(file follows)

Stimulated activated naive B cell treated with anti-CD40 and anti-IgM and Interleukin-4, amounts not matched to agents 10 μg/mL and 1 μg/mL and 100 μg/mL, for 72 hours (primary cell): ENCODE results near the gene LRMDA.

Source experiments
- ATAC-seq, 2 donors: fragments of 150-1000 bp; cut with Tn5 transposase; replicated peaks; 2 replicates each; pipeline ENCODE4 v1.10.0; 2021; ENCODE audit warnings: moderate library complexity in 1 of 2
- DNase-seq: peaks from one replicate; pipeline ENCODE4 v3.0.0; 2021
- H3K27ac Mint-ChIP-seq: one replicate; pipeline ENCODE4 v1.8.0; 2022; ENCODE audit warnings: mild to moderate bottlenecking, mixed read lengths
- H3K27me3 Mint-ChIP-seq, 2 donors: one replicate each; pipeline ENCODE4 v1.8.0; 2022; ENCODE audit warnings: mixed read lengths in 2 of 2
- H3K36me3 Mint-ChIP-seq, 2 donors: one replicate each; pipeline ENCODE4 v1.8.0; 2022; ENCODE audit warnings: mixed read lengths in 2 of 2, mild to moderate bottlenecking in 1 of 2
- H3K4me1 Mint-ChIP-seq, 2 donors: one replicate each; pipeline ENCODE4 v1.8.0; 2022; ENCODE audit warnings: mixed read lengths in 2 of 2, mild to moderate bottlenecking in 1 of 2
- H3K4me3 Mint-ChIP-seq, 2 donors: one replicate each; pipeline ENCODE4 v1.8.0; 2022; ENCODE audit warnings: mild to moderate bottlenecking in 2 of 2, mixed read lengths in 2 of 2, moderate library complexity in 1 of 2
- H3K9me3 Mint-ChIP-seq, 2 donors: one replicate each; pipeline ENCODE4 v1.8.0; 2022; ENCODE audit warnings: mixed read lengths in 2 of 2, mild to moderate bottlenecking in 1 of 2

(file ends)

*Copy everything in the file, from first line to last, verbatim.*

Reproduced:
Stimulated activated naive B cell treated with anti-CD40 and anti-IgM and Interleukin-4, amounts not matched to agents 10 μg/mL and 1 μg/mL and 100 μg/mL, for 72 hours (primary cell): ENCODE results near the gene LRMDA.

Source experiments
- ATAC-seq, 2 donors: fragments of 150-1000 bp; cut with Tn5 transposase; replicated peaks; 2 replicates each; pipeline ENCODE4 v1.10.0; 2021; ENCODE audit warnings: moderate library complexity in 1 of 2
- DNase-seq: peaks from one replicate; pipeline ENCODE4 v3.0.0; 2021
- H3K27ac Mint-ChIP-seq: one replicate; pipeline ENCODE4 v1.8.0; 2022; ENCODE audit warnings: mild to moderate bottlenecking, mixed read lengths
- H3K27me3 Mint-ChIP-seq, 2 donors: one replicate each; pipeline ENCODE4 v1.8.0; 2022; ENCODE audit warnings: mixed read lengths in 2 of 2
- H3K36me3 Mint-ChIP-seq, 2 donors: one replicate each; pipeline ENCODE4 v1.8.0; 2022; ENCODE audit warnings: mixed read lengths in 2 of 2, mild to moderate bottlenecking in 1 of 2
- H3K4me1 Mint-ChIP-seq, 2 donors: one replicate each; pipeline ENCODE4 v1.8.0; 2022; ENCODE audit warnings: mixed read lengths in 2 of 2, mild to moderate bottlenecking in 1 of 2
- H3K4me3 Mint-ChIP-seq, 2 donors: one replicate each; pipeline ENCODE4 v1.8.0; 2022; ENCODE audit warnings: mild to moderate bottlenecking in 2 of 2, mixed read lengths in 2 of 2, moderate library complexity in 1 of 2
- H3K9me3 Mint-ChIP-seq, 2 donors: one replicate each; pipeline ENCODE4 v1.8.0; 2022; ENCODE audit warnings: mixed read lengths in 2 of 2, mild to moderate bottlenecking in 1 of 2